“You are NOW out of the egg”, said grandpa

“Just go in and make that dal and rice!” are few of the many words I remember of my maternal grandad with which he dismissed my grandmother with the air of the typical indianmale dominance as he reclined on his throne-like couch to watch the bull and the bear fight on the huge television screen in the equivalently huge and old living room in the village of Lonavla.

Always a fun man to be with (of course, keeping aside the mood swings that are intertwined with the sensex swings), me and my cousins have done a hell lot of things right from enjoying icecreams on christmas eve on a super crowded indian street to playing crazy video games in the gaming zones to holding fun quizzes to win some reward money to buy some more firecrackers and chocolates during Diwali as our grandad joined us shedding his age aside and becoming a kid like us again. What I like about him is his overwhelming ability to seem to be knowing almost everything and anything in this world despite the fact that his life revolved around chemical productions and the market ups and downs- the other day through the regular US-India phone talk he spoke about wines with such intensity that I listened with as much respect as I would listen to Michael Weiss and Kevin Brausch although the wine connoisseur in me was urging to say that Ports are not just dessert wines but dry too and that all bubbly drinks are NOT Champagne since the latter has to be made in particular region in France to be named so. But above all this, what has been more intriguing for me are the philosophies towards life that he shares with me because they are often the reasons to stimulate a contradictory argument between us.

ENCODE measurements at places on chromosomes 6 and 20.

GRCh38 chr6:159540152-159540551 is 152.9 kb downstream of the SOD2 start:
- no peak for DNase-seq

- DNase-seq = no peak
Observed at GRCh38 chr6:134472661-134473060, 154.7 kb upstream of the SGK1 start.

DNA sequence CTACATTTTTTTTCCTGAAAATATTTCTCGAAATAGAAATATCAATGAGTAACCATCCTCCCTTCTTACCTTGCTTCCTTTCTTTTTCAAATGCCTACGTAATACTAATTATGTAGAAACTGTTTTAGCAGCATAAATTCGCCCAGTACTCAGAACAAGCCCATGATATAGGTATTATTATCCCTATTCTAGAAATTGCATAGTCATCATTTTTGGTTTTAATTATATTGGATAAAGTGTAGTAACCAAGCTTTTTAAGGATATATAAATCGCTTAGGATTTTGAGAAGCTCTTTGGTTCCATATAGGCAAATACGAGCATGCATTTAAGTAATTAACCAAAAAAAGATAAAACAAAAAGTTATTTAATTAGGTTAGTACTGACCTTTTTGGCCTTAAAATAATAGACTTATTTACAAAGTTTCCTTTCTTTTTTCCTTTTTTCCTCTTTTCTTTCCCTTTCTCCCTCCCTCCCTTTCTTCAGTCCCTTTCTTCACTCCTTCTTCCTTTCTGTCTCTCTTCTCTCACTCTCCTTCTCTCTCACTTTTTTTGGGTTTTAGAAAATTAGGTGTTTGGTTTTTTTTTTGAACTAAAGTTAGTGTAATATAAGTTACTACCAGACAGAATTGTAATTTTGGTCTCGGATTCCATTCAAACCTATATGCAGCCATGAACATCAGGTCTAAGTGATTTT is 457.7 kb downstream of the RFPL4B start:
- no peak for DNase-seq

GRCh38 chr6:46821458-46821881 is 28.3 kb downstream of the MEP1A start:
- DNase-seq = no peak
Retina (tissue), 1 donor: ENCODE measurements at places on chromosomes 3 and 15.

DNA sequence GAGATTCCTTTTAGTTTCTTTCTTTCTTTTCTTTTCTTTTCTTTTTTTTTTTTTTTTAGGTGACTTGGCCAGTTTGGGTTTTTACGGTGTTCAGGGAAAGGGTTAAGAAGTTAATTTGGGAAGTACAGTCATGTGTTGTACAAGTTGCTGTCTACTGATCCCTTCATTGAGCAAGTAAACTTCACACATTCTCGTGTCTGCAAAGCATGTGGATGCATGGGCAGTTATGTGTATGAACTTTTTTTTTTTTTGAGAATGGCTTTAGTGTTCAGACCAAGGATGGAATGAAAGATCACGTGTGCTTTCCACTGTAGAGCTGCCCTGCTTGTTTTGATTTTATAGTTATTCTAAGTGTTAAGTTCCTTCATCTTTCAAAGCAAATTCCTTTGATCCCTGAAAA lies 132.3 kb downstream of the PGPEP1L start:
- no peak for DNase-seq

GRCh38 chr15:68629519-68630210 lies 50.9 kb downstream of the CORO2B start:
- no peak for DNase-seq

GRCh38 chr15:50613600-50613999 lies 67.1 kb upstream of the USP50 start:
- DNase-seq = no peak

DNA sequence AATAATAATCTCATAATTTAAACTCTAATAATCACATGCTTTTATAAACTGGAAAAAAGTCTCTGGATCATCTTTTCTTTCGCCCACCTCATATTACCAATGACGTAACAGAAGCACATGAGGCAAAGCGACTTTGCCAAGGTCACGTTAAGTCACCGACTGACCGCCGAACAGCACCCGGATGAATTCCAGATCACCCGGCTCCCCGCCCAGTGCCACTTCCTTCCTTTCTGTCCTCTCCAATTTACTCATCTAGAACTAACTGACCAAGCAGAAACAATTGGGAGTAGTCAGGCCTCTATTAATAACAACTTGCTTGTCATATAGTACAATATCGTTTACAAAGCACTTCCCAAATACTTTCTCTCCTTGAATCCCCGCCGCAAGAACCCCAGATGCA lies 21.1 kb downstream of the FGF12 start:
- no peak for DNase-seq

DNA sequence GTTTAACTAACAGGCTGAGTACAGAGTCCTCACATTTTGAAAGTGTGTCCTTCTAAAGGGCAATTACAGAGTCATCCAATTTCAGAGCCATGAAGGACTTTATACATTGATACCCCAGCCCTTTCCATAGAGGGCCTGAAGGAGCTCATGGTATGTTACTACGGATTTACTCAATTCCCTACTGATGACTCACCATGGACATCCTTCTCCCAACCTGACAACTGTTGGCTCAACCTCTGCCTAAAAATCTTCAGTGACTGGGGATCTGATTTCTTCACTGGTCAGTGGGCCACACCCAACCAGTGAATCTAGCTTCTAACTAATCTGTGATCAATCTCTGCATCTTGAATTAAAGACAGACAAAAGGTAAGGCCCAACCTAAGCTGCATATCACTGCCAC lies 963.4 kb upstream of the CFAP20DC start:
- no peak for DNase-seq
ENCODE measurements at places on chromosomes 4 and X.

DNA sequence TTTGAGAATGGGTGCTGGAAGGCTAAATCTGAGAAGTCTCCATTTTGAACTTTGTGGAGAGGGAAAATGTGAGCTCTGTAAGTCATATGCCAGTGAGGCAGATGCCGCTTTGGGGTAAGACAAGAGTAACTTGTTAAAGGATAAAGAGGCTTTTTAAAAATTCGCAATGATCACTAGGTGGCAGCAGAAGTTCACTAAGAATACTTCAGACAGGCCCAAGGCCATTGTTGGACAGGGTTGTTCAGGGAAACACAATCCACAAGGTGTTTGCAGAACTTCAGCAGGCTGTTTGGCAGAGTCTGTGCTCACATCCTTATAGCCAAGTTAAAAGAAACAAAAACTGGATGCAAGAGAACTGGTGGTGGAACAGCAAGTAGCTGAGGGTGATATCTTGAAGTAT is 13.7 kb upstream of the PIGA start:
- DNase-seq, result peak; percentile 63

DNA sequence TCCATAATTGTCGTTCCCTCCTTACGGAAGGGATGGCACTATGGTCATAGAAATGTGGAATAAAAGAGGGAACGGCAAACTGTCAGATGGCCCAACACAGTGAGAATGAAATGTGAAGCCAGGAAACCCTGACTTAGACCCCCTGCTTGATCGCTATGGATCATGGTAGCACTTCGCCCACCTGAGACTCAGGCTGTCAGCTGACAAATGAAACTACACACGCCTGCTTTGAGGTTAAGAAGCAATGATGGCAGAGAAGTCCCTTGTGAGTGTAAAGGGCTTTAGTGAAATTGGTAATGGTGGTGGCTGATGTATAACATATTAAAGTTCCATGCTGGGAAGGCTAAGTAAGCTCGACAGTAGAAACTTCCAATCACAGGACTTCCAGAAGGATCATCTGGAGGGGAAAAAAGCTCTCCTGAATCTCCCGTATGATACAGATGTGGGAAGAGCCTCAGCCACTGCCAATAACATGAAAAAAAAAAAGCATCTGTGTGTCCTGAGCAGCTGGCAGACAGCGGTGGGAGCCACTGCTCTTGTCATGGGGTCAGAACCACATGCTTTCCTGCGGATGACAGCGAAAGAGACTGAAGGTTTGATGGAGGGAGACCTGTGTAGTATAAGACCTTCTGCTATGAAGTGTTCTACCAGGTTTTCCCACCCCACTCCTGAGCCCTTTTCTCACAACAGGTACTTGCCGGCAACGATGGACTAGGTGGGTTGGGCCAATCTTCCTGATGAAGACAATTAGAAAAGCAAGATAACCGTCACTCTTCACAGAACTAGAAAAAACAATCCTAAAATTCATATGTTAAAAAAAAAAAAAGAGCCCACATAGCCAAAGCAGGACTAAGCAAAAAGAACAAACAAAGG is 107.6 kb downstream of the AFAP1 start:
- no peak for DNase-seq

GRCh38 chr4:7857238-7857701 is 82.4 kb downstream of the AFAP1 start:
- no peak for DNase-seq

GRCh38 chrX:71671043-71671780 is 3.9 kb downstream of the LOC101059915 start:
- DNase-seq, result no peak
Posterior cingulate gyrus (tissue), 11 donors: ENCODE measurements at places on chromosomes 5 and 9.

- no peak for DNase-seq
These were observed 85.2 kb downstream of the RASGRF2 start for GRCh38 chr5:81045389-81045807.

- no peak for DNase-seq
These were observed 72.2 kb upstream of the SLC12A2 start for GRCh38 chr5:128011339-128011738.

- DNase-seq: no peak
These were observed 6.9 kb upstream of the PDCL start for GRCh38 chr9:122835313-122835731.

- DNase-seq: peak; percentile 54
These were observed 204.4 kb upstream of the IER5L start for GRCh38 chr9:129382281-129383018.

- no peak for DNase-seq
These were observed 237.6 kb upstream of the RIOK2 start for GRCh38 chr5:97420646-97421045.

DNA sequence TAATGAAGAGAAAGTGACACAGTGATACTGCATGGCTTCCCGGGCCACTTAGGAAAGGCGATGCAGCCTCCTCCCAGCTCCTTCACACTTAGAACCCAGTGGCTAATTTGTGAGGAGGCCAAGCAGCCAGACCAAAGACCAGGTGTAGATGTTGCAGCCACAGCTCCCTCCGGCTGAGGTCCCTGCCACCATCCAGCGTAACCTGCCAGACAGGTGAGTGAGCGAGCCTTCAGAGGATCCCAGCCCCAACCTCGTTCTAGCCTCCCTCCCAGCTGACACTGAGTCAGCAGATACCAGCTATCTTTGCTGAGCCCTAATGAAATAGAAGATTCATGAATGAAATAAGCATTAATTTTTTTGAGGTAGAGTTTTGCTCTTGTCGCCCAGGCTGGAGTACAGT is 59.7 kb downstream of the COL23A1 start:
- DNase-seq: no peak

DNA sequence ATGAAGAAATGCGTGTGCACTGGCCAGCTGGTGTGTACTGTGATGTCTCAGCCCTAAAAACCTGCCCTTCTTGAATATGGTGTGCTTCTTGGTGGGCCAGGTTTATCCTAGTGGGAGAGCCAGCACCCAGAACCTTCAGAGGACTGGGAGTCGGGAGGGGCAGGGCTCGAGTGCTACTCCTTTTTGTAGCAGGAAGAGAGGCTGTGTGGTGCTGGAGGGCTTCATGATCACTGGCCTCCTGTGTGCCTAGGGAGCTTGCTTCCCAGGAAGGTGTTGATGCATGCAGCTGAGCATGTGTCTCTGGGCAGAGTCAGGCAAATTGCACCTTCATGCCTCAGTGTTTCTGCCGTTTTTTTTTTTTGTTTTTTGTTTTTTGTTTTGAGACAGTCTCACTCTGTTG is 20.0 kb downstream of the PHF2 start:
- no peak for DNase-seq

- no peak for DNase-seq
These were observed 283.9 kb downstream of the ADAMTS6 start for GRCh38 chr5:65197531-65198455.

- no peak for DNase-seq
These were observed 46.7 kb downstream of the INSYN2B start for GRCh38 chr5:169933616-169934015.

This was over one such cross-country call to greet the new year that my grandad, after asking all about my work life, time and temperature in the States that he fired one of those philosophical gunshots and said, ” You are now out of the egg, to face challenges and experiences.” My first reaction was an immediate contradiction; I wondered, am I out of the egg NOW or had I broken the shell way back before and now learning to fly? With this world revolving and evolving rapidly on it’s professional side, competition pressures, the enthusiasm to race ahead and the dirty politics had already seeped in from the ‘real world’ into the college environment. For me, all those who had plunged in to pursue their passion as their career had already broken their egg shells, braved unexpected storms like campus politics, professional corruption right after high school or junior college and had tried to fly past the flock in order to reach a level that they had dreamt of within the confines  of their temporary nesting places. Those fledglings had seen how people changed their faces as quick as the day and the night, rolled through the thunders of disappointment, betrayal, mistrust and even unseen failures and pitfalls and learnt how to shed all emotions when it came to the single point of stepping up for progress. Ears had turned deaf to the playdowns and being called as the ruthless dogs as those few swooped and tackled the winds in the skies and flew on.